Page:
In order to develop adequate understandings and theories of global modernity it is essential to overcome the intellectual hindrances of Euro-Amerocentrism, which is both an intellectual legacy of imperialism and a very contemporary form of neoliberal power over global knowledge production. What Houben (2013) has called the "new area studies" has a central role to play in this challenging task. In this paper I have considered the limitations and some of the major critiques of area studies, revealing the ways that forms of knowledge, including even critiques of area studies coming from the disciplines, are based on structures and patterns of spatiality. A key difference between the old and new area studies is that the old area studies accepted the spatiality of knowledge as given, usually being content to merely describe that situation, and in the process effectively reinforcing the power differentials that have tied forms of knowledge to certain locations. In contrast, the new area studies take a critical stance. The new area studies understands the spatiality of knowledge emerging from historical effects of power, both imperialism and neoliberal capitalism. The new area studies understands that the spatiality of knowledge is not natural or inevitable but emerges as a contingent effect of the inequalities in power between peoples located in different parts of the planet. From this understanding the new area studies takes an activist epistemological position that seeks to resist and challenge the power inequalities that anchor certain forms of knowledge to certain spaces and locations on the planet. Most particularly, the new area studies aims to position areas as sites of general knowledge and active theory production, not merely passive objects of the Euro-American intellectual gaze.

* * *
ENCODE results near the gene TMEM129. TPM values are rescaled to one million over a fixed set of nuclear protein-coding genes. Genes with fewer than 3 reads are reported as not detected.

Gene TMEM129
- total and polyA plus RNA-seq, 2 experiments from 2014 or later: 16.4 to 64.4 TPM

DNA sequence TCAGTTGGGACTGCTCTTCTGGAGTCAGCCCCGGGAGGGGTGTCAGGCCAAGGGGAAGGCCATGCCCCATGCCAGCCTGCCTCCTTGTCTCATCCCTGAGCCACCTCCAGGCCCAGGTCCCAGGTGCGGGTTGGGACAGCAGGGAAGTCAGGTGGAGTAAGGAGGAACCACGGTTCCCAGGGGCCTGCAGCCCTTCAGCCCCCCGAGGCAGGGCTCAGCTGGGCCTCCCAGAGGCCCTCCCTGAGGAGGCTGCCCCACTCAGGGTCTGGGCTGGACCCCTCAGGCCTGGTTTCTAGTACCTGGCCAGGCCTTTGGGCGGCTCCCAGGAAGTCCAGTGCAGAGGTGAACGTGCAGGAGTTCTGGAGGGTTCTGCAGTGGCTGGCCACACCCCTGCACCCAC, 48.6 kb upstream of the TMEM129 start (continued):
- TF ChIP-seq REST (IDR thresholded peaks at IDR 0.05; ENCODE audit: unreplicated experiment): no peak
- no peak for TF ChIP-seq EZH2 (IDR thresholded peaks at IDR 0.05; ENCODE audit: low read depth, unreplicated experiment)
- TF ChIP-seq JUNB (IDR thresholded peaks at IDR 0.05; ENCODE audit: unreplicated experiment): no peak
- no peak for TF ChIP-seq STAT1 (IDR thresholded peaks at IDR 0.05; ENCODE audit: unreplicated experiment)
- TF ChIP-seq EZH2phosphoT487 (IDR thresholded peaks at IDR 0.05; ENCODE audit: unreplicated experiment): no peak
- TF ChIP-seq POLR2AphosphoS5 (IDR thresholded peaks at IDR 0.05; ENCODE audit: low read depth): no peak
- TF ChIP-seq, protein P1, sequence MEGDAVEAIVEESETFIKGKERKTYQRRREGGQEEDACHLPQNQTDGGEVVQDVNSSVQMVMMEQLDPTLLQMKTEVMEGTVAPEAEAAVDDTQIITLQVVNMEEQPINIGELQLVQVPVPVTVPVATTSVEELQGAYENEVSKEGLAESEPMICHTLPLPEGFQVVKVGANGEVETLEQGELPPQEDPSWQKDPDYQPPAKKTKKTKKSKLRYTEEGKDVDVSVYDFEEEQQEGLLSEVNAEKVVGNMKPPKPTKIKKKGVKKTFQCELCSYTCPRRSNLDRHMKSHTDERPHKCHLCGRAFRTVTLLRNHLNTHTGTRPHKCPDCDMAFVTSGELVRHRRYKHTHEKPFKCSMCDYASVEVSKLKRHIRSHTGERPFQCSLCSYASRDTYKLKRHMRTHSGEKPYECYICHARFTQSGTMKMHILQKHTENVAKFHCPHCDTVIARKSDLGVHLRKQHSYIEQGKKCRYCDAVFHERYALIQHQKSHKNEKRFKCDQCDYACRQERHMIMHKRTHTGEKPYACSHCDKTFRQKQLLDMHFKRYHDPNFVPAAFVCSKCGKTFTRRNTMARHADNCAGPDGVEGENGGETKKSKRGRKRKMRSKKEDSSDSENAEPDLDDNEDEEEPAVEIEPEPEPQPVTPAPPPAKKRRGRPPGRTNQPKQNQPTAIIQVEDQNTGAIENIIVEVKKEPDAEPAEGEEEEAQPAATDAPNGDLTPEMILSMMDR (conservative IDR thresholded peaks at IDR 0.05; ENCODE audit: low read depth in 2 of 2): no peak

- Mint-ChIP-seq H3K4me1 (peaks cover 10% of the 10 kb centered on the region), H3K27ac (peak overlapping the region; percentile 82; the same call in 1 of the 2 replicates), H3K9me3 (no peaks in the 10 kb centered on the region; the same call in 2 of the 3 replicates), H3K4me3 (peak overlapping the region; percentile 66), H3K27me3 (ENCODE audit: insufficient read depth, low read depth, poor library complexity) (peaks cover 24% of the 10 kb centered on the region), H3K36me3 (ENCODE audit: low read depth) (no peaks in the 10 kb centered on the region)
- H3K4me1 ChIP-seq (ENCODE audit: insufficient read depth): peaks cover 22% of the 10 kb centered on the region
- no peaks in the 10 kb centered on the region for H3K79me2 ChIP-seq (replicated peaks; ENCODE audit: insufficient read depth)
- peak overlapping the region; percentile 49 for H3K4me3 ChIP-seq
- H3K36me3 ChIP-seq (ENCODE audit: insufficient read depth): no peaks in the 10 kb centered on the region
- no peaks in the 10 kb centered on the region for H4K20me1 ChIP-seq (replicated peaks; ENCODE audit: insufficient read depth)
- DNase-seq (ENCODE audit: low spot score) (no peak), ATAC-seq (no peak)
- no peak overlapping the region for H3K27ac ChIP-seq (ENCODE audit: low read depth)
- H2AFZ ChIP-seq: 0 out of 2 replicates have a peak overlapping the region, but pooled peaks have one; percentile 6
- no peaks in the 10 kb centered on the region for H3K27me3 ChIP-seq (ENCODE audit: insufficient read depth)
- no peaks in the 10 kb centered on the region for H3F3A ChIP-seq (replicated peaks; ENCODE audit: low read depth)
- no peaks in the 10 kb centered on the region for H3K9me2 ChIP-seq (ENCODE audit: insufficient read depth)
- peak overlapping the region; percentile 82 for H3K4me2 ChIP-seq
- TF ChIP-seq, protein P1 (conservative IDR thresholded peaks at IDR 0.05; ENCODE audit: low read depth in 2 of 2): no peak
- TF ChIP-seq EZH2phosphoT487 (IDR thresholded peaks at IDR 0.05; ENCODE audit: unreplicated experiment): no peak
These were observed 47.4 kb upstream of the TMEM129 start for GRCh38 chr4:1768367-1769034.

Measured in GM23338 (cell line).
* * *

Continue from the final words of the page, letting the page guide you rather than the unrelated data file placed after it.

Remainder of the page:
|Published - 2015
|Crossroads Studies: Mobilities, Immobilities and the Issue of Positionality for Rethinking Area Studies - University of Bon
Duration: 1 Jan 2015 → …
|Crossroads Studies: Mobilities, Immobilities and the Issue of Positionality for Rethinking Area Studies
|1/01/15 → …